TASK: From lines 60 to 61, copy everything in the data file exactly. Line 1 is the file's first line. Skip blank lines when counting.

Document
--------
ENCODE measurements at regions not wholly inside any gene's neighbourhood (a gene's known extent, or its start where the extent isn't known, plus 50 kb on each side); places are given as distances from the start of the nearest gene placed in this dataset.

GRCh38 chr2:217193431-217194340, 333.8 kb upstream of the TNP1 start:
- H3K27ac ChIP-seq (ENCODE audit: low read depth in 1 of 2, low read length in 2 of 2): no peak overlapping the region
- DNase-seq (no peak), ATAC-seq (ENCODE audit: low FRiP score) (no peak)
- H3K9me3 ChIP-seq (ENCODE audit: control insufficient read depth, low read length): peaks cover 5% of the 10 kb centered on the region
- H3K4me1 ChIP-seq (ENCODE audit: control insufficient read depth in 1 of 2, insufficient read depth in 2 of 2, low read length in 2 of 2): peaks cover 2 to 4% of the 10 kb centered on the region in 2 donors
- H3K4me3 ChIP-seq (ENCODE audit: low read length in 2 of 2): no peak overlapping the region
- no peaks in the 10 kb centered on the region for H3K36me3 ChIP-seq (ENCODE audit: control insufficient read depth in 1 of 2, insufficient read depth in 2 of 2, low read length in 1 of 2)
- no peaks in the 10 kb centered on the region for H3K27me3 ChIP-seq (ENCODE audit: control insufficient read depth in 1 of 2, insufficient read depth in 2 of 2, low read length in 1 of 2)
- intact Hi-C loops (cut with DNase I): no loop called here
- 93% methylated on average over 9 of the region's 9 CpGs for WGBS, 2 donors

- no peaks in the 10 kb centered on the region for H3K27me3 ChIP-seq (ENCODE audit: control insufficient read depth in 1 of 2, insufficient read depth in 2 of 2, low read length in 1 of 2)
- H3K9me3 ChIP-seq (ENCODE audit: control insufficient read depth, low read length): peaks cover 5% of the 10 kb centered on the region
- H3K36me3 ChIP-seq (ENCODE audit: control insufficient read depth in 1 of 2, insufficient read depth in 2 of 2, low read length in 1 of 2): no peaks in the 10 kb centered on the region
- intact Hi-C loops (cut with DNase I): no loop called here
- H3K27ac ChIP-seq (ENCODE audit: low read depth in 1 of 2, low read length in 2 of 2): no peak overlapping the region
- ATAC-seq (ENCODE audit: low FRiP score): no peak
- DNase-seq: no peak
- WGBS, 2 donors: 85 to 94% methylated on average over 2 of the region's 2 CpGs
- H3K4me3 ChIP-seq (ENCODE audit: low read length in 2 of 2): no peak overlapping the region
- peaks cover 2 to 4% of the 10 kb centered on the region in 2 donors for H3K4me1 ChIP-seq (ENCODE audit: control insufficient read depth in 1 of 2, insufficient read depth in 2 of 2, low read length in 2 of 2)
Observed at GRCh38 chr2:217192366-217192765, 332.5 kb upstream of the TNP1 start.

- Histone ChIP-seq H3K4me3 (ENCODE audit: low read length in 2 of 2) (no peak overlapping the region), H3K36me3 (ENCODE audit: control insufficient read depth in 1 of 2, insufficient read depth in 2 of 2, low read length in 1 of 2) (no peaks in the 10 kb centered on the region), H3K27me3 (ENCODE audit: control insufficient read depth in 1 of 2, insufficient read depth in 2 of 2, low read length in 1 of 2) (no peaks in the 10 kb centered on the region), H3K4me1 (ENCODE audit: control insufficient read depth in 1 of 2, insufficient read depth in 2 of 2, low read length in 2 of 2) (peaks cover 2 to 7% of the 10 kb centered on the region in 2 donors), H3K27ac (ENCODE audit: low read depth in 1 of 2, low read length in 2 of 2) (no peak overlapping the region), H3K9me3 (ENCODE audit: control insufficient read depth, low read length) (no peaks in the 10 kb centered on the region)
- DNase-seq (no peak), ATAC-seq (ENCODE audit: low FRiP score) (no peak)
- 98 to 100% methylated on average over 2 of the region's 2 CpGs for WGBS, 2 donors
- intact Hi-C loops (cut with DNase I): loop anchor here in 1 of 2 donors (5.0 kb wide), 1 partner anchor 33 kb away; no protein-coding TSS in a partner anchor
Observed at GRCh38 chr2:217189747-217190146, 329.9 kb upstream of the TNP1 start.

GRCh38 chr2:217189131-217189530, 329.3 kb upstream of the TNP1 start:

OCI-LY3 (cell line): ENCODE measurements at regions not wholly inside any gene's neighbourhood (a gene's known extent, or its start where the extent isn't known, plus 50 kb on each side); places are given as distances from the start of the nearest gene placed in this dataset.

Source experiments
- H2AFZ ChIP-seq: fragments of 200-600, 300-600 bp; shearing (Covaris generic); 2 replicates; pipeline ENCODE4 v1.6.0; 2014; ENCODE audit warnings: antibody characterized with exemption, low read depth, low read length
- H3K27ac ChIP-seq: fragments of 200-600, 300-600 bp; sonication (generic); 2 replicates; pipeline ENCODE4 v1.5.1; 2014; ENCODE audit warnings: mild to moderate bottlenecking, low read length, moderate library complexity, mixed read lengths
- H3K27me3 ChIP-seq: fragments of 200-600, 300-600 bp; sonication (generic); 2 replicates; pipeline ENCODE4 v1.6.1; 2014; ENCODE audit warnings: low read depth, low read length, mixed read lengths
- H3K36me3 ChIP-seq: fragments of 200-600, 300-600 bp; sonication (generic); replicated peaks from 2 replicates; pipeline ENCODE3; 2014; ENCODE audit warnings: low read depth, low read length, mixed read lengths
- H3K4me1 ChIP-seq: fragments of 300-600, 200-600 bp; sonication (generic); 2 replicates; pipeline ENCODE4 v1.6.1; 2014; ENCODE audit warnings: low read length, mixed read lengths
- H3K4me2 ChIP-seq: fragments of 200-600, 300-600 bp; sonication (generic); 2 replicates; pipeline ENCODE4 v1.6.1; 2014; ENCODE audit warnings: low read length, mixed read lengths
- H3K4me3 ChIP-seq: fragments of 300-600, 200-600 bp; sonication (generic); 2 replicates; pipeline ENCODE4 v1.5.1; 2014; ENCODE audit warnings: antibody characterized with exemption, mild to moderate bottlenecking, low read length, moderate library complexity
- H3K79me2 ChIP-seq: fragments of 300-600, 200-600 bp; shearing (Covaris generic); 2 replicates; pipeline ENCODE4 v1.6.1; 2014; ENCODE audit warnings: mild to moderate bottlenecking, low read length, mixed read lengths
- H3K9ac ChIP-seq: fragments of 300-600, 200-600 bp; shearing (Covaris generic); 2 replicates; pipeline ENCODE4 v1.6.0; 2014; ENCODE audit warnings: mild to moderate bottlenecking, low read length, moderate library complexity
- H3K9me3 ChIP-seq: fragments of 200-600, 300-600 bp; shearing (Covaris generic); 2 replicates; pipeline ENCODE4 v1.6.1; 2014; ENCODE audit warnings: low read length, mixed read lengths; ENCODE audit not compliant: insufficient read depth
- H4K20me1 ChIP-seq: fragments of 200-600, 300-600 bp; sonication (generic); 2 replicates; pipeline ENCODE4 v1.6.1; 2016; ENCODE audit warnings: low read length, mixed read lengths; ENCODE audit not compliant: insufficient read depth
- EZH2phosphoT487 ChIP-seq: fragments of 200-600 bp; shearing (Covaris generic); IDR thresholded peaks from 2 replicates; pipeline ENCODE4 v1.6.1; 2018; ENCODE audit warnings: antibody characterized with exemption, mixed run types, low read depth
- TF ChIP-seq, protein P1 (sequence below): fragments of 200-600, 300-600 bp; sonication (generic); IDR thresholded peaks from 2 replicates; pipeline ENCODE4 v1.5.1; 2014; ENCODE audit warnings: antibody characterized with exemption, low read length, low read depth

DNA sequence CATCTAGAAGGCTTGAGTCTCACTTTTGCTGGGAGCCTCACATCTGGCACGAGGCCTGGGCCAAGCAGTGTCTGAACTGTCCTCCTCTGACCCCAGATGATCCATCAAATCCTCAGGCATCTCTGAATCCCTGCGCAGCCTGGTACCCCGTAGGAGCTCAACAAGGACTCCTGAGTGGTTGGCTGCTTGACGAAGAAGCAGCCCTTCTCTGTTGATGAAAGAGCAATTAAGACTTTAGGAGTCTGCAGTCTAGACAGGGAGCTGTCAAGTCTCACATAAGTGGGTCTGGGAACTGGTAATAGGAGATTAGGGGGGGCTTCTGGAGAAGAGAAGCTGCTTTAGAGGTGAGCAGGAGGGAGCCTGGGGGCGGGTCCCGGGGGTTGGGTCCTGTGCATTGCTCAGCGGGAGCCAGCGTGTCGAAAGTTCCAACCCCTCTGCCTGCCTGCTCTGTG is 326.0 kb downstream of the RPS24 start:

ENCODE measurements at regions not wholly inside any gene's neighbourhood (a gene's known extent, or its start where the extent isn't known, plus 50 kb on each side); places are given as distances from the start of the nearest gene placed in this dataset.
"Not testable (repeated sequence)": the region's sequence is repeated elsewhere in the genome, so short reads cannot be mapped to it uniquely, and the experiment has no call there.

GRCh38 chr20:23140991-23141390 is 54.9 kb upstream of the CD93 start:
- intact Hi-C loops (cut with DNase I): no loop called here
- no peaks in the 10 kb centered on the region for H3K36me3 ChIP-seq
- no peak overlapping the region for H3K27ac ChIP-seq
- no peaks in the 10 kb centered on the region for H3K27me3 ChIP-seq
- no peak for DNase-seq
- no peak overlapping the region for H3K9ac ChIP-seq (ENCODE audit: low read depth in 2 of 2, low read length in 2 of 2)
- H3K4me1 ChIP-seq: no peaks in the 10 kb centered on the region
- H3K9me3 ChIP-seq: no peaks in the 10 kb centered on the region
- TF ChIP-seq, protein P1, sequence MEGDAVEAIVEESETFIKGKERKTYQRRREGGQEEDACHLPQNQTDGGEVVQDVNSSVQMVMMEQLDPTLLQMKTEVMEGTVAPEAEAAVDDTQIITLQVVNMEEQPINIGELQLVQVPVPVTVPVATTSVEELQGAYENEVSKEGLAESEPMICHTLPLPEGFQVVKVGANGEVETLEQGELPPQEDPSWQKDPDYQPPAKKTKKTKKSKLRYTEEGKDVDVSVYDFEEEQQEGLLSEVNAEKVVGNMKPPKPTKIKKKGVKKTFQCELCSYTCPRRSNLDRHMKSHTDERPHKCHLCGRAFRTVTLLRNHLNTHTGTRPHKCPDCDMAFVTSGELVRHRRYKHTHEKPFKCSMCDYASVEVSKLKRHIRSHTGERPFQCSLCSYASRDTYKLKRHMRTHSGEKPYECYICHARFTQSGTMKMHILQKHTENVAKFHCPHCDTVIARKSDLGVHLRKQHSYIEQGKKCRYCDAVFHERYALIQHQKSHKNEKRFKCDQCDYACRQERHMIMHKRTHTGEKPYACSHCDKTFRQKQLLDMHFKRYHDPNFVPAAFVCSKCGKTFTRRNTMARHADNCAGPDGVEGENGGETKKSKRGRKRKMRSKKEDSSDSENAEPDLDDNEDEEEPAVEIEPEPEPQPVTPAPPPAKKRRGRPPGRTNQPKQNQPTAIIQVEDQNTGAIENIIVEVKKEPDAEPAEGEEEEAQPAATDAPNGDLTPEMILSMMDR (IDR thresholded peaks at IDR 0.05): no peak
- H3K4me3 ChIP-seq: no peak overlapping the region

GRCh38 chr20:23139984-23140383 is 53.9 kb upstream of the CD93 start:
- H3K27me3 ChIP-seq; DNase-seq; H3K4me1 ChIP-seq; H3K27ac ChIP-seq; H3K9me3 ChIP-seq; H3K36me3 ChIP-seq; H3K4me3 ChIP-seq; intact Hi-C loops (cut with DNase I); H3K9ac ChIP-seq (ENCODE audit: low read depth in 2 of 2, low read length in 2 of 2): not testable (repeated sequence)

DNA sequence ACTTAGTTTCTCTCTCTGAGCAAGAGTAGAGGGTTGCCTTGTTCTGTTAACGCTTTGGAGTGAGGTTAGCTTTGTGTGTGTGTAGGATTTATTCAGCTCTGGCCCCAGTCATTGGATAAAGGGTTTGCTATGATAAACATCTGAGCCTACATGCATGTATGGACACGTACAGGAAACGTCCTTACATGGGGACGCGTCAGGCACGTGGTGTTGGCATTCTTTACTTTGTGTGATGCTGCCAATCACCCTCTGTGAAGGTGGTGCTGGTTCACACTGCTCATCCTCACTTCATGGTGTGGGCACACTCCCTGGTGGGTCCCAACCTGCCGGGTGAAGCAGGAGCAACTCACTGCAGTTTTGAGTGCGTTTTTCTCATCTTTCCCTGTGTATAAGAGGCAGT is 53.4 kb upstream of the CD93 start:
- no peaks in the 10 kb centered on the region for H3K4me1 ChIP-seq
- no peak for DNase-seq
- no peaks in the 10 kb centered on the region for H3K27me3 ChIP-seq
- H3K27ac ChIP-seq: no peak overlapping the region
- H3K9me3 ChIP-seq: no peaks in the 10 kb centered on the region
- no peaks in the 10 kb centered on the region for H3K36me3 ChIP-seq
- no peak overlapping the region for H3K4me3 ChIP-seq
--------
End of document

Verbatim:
DNA sequence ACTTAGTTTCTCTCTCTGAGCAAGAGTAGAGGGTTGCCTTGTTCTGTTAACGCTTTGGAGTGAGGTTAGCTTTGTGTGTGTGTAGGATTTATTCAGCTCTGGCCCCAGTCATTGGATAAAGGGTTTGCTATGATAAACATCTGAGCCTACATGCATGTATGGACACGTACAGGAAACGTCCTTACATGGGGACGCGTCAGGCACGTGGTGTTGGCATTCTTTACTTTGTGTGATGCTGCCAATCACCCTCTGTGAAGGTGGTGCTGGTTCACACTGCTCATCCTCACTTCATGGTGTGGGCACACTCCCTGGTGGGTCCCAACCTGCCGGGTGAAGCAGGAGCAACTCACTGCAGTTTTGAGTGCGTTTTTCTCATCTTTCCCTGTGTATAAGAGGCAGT is 53.4 kb upstream of the CD93 start:
- no peaks in the 10 kb centered on the region for H3K4me1 ChIP-seq